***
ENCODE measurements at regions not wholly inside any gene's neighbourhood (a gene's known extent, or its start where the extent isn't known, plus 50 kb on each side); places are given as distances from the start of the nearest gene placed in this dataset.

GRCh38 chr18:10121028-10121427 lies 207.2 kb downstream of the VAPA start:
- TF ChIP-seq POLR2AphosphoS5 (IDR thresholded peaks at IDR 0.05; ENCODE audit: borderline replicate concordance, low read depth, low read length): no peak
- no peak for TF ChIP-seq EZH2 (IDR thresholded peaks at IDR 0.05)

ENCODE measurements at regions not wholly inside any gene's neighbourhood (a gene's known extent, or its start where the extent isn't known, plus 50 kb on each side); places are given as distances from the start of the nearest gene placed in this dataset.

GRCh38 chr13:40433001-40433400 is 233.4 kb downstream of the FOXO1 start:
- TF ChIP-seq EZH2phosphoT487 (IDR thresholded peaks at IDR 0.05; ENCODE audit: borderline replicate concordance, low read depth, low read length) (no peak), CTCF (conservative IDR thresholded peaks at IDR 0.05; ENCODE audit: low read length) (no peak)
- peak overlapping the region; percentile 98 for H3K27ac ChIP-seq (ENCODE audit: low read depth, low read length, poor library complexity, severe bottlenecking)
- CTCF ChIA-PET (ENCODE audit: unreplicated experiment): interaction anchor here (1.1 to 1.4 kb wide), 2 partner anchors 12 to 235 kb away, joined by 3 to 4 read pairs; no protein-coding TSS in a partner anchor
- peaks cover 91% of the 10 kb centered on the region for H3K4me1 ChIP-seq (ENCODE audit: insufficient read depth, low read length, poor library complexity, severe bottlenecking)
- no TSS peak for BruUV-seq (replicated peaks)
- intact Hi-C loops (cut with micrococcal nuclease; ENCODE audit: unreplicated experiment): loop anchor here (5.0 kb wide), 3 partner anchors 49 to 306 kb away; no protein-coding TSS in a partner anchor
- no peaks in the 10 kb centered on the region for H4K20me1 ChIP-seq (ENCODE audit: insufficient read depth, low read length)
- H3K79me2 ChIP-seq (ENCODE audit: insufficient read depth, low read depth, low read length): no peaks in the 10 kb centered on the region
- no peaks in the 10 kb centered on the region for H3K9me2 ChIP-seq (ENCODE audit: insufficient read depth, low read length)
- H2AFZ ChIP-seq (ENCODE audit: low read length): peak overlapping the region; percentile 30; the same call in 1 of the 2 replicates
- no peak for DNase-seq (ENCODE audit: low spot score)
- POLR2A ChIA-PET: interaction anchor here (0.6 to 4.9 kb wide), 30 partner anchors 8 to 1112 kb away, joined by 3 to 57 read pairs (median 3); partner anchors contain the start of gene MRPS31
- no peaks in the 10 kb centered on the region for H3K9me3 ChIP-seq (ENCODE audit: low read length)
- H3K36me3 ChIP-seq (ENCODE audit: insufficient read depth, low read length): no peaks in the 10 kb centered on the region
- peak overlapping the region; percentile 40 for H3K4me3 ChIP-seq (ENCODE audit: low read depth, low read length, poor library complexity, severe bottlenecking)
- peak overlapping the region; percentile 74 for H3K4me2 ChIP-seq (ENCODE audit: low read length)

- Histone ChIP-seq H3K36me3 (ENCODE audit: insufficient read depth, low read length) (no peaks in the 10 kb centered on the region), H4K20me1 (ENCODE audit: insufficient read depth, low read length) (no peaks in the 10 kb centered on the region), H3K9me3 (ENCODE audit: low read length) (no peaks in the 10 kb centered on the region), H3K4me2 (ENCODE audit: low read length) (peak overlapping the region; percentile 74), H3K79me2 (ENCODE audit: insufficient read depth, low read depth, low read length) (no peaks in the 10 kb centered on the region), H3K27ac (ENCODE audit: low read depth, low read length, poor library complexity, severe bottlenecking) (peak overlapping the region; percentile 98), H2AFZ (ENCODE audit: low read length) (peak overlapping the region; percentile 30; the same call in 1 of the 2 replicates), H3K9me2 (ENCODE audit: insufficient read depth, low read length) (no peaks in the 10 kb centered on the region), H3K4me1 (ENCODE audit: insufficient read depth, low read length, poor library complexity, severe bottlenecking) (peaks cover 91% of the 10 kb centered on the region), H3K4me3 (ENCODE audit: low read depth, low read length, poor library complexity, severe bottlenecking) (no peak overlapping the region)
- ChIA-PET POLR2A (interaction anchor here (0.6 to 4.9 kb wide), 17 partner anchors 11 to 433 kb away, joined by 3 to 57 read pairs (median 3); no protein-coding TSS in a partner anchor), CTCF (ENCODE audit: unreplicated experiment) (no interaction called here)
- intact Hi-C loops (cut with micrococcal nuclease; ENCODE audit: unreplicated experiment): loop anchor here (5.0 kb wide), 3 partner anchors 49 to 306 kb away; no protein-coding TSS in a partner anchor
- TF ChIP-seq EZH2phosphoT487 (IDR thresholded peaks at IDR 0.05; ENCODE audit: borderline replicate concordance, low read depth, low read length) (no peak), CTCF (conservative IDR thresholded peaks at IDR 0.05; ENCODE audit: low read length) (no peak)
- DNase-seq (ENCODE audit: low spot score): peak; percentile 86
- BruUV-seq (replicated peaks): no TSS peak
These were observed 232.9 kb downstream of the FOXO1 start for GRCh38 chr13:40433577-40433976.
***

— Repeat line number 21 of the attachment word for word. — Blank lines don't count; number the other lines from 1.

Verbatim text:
- peak overlapping the region; percentile 40 for H3K4me3 ChIP-seq (ENCODE audit: low read depth, low read length, poor library complexity, severe bottlenecking)